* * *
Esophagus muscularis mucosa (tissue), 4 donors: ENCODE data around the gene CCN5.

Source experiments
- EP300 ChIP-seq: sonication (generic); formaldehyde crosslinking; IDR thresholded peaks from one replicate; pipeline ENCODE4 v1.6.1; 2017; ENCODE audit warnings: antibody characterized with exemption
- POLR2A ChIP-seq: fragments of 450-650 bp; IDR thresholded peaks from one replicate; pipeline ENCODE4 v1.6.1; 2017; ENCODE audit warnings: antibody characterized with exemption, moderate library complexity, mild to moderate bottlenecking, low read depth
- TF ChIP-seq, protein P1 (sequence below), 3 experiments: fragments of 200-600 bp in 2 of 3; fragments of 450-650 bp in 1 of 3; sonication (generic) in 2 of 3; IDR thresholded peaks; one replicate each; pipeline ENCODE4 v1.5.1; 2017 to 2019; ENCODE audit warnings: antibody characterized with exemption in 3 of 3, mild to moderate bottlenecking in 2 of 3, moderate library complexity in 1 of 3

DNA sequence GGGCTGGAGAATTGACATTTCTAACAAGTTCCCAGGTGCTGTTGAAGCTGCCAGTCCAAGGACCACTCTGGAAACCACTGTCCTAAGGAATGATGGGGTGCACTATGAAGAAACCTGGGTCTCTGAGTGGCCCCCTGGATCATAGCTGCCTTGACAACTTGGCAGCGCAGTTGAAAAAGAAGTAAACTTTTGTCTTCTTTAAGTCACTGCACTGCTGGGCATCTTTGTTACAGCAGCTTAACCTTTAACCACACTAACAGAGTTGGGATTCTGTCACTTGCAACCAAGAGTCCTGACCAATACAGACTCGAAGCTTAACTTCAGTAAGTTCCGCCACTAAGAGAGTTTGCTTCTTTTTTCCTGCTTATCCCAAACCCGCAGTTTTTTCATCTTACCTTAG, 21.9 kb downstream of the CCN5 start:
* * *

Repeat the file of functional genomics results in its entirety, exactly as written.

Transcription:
Esophagus muscularis mucosa (tissue), 4 donors: ENCODE data around the gene CCN5.

Source experiments
- EP300 ChIP-seq: sonication (generic); formaldehyde crosslinking; IDR thresholded peaks from one replicate; pipeline ENCODE4 v1.6.1; 2017; ENCODE audit warnings: antibody characterized with exemption
- POLR2A ChIP-seq: fragments of 450-650 bp; IDR thresholded peaks from one replicate; pipeline ENCODE4 v1.6.1; 2017; ENCODE audit warnings: antibody characterized with exemption, moderate library complexity, mild to moderate bottlenecking, low read depth
- TF ChIP-seq, protein P1 (sequence below), 3 experiments: fragments of 200-600 bp in 2 of 3; fragments of 450-650 bp in 1 of 3; sonication (generic) in 2 of 3; IDR thresholded peaks; one replicate each; pipeline ENCODE4 v1.5.1; 2017 to 2019; ENCODE audit warnings: antibody characterized with exemption in 3 of 3, mild to moderate bottlenecking in 2 of 3, moderate library complexity in 1 of 3

DNA sequence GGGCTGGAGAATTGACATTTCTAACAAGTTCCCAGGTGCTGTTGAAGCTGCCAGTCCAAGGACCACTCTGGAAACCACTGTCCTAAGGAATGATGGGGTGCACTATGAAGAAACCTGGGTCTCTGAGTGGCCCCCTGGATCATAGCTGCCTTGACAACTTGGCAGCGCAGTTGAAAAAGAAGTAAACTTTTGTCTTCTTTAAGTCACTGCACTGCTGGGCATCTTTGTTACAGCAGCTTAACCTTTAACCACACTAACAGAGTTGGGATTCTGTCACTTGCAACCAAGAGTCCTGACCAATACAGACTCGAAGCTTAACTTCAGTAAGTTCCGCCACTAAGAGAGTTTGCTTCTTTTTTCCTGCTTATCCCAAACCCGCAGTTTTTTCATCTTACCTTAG, 21.9 kb downstream of the CCN5 start: